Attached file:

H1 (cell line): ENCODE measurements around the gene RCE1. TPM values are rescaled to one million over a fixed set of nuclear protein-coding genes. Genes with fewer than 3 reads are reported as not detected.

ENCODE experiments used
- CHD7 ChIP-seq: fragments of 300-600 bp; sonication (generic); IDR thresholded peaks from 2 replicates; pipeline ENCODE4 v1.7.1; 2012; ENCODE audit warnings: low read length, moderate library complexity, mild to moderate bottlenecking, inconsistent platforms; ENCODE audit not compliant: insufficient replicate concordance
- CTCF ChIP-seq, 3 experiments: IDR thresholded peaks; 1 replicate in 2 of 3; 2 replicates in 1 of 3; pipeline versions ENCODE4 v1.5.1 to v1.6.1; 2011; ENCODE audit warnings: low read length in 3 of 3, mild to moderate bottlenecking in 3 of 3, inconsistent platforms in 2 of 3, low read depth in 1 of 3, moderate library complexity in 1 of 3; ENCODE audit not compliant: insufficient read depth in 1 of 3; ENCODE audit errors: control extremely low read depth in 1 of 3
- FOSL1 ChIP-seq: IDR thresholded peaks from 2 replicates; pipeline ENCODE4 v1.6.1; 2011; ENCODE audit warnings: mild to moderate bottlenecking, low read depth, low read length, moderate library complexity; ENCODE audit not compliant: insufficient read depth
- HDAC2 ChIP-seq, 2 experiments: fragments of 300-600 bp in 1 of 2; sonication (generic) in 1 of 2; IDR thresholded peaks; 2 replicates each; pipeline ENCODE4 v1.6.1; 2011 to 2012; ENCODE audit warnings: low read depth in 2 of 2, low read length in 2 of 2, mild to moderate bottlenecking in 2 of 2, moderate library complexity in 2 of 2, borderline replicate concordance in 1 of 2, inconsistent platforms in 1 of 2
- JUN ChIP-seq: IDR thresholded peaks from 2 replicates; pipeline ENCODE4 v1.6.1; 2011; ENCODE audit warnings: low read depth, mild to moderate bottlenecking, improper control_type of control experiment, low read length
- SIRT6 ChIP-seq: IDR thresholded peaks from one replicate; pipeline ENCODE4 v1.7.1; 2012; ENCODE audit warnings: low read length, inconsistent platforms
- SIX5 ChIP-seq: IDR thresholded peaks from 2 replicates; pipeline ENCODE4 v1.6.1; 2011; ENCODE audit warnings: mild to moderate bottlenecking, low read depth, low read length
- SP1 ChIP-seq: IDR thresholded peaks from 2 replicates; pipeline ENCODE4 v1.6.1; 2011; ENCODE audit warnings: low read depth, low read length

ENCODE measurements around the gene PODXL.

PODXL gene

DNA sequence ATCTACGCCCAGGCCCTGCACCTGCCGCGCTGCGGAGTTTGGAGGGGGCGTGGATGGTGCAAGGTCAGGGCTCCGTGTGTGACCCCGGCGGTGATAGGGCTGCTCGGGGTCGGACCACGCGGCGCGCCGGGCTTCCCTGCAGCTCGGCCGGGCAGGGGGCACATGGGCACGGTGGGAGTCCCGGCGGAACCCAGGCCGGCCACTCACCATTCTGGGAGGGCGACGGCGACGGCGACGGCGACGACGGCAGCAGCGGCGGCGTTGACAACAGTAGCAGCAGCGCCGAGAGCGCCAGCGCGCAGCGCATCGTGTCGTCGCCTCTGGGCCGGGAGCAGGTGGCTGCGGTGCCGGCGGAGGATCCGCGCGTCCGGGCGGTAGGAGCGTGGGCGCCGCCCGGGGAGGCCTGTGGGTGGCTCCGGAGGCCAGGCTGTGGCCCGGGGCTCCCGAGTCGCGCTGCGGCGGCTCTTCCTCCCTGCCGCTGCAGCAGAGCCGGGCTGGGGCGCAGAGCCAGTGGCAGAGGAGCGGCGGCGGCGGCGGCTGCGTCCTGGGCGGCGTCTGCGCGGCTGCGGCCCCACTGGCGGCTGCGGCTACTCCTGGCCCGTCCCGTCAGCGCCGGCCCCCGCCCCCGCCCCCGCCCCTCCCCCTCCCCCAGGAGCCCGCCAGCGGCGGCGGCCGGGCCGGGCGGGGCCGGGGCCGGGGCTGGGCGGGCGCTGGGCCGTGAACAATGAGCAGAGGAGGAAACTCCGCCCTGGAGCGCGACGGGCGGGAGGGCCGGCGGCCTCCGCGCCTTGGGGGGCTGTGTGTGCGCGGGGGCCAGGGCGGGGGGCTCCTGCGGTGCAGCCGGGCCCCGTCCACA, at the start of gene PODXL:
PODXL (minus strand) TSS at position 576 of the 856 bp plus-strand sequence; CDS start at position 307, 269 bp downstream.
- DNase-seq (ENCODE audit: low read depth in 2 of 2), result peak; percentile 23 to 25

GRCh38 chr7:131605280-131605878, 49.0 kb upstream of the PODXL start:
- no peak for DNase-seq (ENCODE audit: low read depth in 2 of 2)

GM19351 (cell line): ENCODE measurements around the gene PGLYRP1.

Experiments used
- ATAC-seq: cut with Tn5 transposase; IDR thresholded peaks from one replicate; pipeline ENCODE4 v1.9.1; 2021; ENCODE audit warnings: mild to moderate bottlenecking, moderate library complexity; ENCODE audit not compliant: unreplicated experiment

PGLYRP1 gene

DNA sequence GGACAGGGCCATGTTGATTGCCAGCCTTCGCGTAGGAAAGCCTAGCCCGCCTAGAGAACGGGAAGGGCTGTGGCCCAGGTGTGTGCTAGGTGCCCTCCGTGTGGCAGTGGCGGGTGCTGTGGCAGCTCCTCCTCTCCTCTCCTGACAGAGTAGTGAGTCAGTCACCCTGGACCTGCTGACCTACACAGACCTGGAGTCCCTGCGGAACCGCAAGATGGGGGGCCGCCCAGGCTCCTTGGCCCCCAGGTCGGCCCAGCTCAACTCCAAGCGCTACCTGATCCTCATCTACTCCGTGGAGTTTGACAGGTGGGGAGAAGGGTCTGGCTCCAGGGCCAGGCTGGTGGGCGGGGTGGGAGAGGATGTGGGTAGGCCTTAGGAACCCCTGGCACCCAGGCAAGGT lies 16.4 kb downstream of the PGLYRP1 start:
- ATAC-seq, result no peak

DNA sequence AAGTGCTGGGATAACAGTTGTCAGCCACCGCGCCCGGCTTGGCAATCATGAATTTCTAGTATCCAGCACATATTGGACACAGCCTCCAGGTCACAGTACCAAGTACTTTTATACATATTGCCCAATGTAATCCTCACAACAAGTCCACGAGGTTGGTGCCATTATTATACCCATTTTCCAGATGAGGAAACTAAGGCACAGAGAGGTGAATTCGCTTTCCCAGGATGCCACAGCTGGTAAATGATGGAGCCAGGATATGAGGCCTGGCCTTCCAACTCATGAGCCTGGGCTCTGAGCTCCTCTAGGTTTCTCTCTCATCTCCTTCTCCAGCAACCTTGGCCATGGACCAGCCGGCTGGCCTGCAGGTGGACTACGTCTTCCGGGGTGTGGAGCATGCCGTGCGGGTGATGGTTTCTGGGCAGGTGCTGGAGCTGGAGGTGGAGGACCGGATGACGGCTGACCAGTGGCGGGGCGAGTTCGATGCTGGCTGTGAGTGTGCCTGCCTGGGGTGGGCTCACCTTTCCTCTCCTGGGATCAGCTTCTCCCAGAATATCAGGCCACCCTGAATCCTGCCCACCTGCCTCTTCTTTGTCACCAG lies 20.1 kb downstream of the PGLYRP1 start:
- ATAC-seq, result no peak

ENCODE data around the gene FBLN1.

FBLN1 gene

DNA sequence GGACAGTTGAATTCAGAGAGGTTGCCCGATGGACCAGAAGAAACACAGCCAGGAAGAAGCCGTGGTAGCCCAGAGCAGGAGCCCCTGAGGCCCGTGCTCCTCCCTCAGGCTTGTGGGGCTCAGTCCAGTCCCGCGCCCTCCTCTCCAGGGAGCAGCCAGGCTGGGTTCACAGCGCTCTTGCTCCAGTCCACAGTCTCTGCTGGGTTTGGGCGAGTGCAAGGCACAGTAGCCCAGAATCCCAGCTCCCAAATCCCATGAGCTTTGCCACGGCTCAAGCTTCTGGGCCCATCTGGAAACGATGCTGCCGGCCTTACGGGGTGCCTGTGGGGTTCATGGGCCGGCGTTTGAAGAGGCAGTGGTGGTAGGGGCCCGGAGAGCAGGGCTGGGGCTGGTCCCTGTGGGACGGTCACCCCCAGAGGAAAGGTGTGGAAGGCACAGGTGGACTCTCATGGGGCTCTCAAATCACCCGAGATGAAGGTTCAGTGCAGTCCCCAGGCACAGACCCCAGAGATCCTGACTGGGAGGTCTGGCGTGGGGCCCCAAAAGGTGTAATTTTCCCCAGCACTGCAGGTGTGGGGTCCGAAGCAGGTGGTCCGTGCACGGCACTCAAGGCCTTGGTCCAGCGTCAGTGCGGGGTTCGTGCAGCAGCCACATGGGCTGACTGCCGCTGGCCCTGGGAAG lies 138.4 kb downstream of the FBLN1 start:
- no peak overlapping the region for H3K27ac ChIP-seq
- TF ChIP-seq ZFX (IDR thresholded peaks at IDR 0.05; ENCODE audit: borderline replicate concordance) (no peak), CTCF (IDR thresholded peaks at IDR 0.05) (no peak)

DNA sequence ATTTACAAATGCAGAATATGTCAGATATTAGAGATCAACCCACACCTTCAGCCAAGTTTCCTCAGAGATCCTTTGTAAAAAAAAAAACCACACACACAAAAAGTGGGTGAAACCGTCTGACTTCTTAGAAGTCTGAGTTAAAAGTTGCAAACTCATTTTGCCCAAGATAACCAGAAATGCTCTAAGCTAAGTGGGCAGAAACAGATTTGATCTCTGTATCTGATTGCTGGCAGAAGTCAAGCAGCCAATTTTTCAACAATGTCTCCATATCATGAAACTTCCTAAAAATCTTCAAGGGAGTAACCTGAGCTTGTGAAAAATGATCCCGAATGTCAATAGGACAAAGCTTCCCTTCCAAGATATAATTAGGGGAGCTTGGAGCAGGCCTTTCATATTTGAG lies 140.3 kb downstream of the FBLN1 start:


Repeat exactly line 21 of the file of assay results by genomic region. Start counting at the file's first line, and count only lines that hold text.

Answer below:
PGLYRP1 gene